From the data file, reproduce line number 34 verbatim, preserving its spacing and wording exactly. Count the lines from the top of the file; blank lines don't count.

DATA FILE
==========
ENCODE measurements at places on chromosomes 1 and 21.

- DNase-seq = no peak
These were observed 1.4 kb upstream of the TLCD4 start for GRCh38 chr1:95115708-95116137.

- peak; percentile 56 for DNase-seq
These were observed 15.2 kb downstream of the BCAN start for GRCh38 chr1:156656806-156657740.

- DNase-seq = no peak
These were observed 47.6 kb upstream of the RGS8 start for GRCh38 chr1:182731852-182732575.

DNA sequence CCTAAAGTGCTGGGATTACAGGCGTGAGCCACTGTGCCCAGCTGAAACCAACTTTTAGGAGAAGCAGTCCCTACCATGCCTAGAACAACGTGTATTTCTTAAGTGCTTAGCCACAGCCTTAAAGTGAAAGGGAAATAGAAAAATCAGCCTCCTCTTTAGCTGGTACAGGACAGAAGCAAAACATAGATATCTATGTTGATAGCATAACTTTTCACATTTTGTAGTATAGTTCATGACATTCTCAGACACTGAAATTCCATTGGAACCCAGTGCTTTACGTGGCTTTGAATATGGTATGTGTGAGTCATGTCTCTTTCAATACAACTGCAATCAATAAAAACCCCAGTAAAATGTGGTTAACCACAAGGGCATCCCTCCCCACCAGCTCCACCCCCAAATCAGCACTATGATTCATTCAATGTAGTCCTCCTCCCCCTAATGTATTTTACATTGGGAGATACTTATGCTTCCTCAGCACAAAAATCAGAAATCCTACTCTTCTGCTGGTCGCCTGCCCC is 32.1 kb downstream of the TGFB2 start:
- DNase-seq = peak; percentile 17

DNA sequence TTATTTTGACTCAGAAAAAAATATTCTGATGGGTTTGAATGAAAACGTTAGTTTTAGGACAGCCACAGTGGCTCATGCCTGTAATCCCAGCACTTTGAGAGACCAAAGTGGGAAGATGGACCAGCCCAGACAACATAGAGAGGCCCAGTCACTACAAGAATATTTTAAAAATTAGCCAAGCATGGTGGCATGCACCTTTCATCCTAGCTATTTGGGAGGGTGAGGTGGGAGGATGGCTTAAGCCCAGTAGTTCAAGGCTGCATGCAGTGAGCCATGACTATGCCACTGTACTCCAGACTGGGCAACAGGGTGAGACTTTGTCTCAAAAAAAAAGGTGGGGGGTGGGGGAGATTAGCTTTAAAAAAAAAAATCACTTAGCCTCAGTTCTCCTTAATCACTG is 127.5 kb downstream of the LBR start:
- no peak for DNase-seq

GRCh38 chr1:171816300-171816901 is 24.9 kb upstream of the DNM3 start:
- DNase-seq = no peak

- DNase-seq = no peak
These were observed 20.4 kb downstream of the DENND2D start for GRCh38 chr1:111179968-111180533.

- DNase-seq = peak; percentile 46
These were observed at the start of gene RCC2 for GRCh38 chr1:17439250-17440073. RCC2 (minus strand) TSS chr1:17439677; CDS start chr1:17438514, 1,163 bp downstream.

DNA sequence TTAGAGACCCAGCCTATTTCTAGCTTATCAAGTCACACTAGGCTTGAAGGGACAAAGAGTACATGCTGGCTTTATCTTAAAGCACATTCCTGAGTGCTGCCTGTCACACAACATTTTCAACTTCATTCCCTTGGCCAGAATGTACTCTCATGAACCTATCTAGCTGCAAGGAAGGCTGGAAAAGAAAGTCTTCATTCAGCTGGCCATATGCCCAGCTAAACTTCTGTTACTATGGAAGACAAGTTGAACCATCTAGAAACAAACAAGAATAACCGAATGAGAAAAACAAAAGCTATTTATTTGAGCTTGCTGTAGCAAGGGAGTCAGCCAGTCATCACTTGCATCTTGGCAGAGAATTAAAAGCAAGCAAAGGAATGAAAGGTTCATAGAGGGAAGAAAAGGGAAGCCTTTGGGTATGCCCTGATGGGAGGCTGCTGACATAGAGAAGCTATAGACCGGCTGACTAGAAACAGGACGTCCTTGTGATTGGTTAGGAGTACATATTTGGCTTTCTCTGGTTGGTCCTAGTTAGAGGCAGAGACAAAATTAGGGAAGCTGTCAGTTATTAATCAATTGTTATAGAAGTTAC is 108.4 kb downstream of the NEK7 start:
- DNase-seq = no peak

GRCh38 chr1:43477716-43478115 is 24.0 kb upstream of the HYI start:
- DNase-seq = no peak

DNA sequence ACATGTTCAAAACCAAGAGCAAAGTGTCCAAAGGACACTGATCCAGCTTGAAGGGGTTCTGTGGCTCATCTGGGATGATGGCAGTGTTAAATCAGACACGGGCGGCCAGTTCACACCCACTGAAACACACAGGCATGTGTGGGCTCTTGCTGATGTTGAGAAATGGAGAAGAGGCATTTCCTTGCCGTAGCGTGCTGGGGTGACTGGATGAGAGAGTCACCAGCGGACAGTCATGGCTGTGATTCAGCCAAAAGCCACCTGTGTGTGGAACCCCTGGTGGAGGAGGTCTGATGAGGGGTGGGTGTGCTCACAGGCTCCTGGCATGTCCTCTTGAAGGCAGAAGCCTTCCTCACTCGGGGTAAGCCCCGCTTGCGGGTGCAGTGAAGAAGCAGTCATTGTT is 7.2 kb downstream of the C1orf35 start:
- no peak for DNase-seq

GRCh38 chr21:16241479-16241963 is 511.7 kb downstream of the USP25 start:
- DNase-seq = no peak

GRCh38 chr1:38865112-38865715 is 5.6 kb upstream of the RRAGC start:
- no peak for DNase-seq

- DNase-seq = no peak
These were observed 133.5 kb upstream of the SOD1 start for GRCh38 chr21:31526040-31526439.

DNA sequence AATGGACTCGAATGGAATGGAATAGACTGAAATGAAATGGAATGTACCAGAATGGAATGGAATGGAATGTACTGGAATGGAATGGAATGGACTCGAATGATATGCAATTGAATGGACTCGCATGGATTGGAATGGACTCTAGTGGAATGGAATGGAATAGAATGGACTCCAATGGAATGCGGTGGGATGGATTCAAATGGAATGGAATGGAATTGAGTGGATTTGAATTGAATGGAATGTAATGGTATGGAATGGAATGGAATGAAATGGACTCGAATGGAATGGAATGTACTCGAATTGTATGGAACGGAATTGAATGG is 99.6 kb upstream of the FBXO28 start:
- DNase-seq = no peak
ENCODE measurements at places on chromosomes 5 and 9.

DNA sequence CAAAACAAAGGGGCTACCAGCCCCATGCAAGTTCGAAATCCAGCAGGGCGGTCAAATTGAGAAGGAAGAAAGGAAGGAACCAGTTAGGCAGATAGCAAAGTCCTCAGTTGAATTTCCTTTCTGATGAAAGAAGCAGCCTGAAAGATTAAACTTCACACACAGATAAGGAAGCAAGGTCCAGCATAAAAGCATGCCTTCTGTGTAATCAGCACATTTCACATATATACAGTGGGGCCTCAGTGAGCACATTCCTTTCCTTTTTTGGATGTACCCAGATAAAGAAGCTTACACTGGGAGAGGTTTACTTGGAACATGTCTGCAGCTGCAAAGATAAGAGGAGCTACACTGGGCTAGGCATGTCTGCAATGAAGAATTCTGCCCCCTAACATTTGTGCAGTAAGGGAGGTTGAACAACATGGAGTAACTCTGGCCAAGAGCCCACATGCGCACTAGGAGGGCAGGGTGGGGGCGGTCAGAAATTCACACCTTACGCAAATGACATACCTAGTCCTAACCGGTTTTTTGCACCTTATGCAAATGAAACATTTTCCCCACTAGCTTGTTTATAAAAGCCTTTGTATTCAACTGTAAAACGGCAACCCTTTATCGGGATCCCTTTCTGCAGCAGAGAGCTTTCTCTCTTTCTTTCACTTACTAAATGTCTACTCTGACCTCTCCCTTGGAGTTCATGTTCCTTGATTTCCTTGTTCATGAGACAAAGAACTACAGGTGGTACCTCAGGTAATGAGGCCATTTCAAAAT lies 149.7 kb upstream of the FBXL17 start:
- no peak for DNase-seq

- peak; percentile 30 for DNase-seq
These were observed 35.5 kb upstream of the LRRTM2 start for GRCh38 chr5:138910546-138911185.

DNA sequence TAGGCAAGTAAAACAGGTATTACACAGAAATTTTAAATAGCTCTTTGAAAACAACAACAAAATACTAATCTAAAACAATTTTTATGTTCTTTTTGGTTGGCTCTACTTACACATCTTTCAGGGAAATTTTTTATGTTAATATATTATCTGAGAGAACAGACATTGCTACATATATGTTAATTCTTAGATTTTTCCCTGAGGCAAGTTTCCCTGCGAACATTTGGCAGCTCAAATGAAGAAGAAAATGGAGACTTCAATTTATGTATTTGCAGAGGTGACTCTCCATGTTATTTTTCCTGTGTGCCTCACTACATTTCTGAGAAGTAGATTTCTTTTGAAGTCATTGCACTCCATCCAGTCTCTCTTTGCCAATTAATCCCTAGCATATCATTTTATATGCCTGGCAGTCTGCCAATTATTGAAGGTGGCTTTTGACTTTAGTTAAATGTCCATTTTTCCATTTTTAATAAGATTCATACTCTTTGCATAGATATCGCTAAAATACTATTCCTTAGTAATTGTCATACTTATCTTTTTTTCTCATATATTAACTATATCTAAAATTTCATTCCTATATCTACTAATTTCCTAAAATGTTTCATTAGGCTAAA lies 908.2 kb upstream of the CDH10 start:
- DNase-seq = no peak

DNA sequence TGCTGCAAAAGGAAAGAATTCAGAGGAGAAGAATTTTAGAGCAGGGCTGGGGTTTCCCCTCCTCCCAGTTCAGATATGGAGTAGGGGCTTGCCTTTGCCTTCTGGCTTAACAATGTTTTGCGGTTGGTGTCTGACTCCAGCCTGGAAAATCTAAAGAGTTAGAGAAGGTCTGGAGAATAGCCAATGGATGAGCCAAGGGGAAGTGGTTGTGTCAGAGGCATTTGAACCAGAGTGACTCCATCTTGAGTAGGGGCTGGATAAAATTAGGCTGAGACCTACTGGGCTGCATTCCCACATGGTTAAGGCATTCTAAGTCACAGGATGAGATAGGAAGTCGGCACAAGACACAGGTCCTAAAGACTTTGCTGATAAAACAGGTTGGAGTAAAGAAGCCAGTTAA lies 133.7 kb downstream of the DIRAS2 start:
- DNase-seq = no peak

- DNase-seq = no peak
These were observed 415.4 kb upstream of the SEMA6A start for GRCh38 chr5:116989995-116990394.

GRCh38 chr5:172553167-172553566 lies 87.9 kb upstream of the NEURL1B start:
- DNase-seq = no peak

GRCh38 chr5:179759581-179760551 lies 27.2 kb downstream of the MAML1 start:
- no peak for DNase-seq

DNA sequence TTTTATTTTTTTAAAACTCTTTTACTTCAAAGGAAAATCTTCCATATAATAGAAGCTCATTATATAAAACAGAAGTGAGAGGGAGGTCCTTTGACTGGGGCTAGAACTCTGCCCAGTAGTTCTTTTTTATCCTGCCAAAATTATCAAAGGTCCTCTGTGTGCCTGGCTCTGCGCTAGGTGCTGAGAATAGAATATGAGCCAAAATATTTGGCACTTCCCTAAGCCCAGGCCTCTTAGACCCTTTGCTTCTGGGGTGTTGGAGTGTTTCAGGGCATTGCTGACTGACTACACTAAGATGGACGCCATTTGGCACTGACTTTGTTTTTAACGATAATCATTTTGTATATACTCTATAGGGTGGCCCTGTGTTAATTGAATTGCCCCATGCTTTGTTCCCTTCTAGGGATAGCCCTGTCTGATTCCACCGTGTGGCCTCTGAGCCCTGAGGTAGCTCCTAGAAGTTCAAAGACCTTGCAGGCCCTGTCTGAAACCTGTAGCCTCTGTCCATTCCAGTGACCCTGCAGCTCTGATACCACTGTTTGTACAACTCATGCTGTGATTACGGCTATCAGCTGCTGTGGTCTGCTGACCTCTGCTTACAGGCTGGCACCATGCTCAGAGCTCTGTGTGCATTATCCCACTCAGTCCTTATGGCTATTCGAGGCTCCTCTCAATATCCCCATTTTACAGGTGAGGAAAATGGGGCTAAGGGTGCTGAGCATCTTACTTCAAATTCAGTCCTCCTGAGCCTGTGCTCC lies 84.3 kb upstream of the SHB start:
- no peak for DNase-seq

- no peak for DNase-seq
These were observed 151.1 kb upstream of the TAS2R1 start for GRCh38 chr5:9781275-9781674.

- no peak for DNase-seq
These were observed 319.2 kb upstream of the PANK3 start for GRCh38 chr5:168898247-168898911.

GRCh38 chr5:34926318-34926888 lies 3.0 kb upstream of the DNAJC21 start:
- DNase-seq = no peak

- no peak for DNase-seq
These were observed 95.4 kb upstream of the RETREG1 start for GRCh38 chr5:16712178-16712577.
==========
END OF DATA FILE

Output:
- no peak for DNase-seq